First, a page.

Those of you who are close to me may have already known that I undertook a laparoscopy surgery last week to remove ovarian cysts and some adhesions due to endometriosis.
For those who don't know what endometriosis is, is a chronic and debilitating condition where the endometrium tissue or implant grows outside of the uterus instead of inside the uterus. These endometrium implants can grow anywhere outside the uterus, most commonly found in ovaries and even the organs surrounding the reproductive organs. During the time of the month, these endometrium implants would bleed as they would inside the uterus, except now they are bleeding and shedding outside of the uterus and causing all sorts of inflammation and pain!
|Despite being a 4-bed room, I have plenty of space and privacy!|
Anyway, due to the severity of my condition, doctor found adhesions formed between my ovaries as well as the bowel, there were also cysts in my ovaries. According to the surgery plan, doctor is going to make three small incisions on my abdomen about 5cm each, and an incision in my belly button for the camera to be inserted in the abdominal cavity. This form of surgery is less invasive than the traditional open surgery, but it's still considered a major surgery nonetheless with a certain extent of risks involved.
Thanks to the National Health Insurance program in Japan, medical fees were significantly reduced and it had really helped a lot with my finances! Every resident who is working or living in Japan will get a 70% discount on medical services, treatments and medicines. And I was utterly surprised to see my medical bills (inclusive of 1 week of hospital stay, nurse care, meals, medication, surgery, etc) to come slightly under 100,000 yen (about RM 3500 or USD 1,000). It would have cost way more than that amount of money if I'd done it in my home country or anywhere else given the excellent customer service I'd received throughout my stay.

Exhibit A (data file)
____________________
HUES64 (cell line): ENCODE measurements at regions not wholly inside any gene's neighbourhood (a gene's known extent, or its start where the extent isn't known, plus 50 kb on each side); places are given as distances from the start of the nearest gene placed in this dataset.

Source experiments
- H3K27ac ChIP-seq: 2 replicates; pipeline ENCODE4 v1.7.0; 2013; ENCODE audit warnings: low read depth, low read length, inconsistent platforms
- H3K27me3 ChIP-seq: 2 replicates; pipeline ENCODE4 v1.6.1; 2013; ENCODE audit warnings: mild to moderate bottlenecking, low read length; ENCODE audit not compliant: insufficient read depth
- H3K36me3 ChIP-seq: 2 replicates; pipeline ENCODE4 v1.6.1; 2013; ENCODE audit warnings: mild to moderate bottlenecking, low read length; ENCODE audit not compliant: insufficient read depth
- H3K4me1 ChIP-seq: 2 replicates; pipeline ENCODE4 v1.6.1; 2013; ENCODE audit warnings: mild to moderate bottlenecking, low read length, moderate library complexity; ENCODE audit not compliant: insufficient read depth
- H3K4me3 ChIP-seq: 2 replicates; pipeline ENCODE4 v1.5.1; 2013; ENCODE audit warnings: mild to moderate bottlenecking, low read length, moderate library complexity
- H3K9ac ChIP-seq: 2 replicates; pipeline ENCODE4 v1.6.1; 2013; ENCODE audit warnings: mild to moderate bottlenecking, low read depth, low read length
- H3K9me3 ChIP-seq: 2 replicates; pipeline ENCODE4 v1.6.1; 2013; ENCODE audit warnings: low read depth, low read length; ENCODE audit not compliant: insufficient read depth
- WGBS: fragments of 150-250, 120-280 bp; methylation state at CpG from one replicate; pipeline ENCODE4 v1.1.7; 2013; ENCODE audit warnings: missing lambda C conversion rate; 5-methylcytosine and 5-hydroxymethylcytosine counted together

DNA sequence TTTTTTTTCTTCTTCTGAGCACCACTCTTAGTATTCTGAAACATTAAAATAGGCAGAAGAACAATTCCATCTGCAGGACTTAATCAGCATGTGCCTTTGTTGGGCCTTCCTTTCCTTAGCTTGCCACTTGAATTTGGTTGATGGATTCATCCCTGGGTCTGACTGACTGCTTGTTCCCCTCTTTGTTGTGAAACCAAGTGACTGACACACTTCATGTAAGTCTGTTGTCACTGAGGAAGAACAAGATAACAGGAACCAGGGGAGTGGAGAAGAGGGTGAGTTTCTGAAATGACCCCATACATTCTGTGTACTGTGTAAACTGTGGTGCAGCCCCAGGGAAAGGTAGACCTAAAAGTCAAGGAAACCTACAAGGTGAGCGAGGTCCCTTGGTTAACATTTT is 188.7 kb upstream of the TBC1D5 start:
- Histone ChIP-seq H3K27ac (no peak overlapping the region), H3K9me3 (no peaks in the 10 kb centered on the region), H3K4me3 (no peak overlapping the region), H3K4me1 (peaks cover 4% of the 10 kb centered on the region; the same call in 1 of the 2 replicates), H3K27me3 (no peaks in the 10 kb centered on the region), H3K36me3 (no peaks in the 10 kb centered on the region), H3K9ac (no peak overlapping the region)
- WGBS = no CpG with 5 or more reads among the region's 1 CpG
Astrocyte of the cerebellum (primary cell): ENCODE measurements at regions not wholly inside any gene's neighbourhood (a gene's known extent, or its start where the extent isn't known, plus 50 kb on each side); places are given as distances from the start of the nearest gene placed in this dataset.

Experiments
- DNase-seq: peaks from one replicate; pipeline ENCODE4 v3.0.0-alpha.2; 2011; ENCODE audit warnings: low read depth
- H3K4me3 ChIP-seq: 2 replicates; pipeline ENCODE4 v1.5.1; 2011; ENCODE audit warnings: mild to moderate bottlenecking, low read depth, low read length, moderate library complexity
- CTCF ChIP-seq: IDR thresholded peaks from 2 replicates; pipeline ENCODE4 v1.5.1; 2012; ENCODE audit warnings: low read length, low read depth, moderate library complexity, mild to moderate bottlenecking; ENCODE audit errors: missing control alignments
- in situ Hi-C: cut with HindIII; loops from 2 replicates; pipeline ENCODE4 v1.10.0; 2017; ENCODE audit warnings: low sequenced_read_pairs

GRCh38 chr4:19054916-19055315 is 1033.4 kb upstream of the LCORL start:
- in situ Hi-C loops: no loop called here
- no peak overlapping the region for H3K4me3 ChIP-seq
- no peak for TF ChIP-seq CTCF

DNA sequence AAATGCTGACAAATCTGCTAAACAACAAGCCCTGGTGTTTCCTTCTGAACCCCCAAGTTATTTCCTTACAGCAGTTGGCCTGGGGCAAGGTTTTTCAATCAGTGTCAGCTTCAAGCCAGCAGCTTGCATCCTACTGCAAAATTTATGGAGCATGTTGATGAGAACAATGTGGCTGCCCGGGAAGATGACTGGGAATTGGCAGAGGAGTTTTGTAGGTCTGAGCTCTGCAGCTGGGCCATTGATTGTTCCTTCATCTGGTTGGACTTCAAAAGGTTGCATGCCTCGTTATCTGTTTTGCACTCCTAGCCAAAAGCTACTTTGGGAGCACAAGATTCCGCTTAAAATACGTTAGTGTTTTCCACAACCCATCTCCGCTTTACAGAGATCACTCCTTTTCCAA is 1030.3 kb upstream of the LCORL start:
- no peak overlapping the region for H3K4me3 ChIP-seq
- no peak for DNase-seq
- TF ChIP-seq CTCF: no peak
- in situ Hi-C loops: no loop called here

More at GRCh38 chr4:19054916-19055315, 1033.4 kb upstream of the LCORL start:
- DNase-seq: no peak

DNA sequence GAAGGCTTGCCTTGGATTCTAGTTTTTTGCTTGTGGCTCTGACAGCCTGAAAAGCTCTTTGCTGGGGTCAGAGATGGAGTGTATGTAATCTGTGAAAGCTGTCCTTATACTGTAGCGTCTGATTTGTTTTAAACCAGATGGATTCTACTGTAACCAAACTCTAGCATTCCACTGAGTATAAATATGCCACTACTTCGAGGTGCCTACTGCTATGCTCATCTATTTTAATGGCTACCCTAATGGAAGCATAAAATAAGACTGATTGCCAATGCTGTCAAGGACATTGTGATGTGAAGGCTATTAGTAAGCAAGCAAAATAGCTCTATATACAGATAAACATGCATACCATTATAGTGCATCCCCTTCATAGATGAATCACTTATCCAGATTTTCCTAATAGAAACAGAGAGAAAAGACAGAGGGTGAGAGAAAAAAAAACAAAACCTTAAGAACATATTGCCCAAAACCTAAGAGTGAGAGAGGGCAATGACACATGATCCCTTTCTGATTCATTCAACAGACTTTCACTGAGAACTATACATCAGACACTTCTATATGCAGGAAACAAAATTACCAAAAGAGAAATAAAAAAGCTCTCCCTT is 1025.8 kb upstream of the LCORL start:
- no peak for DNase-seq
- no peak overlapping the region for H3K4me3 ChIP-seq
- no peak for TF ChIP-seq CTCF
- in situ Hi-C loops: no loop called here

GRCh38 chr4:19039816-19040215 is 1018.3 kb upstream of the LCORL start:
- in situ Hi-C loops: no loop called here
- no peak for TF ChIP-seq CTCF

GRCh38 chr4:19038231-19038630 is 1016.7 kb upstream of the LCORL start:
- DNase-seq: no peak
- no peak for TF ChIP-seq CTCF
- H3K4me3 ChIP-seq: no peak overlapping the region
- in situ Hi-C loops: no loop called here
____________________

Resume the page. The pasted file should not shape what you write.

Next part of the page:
Nurse care was excellent despite the language barrier, they were really patient in trying to communicate with me! From drawing figures to using an electronic dictionary, I felt taken care of and being attended to. It was never frustrating or annoying because of their patience and dedication. Before the surgery in the operation theatre, the nurses tried to calm me down and they even put some lavender essential oils in my oxygen mask to calm my nerves down! Slowly I drifted into deep unconsciousness. Soon after the surgery is over, they gently woke me up, and the next thing I know I was back in my hospital room.
|Despite the language barrier, the nurses tried their best|
to communicate with me
Post-operative care was pretty impressive too, with nurses coming to check on me every other hour throughout the night, taking my body temperature and blood pressure.
Due to hospital regulations, every patient has to be hospitalised for a week. That's very different from other countries I know where patients are often discharged 2 to 3 days after the surgery. But here in this hospital (I dunno about other hospitals in Japan so I can't generalise), they really make sure you are well and are fully recovered before you head home. Contrary to what most people would think, hospital meals here are surprisingly not bad. There would be 3 dishes: 1 main (usually meat, fish or tofu) and 2 sides (veges, salad, etc), and they put in a lot of thought and attention to the balance in nutrition, calorie intake and taste of the food. So overall I would give it a 3 out of 5 for the quality of food you get from a 360 yen-meal!
I am now discharged from the hospital and on my way to recovery. I only felt some discomforts and pain on the first day after surgery but afterwards, as I gained consciousness I felt pretty good after a couple of days. So I must say the doctor did a darned good job at the surgery and the nurses too for nursing me to health, and not to mention my dear mom who flew all the way just to be with me (tears of joy)!
Thank you to those who have supported me and cheered me on! :')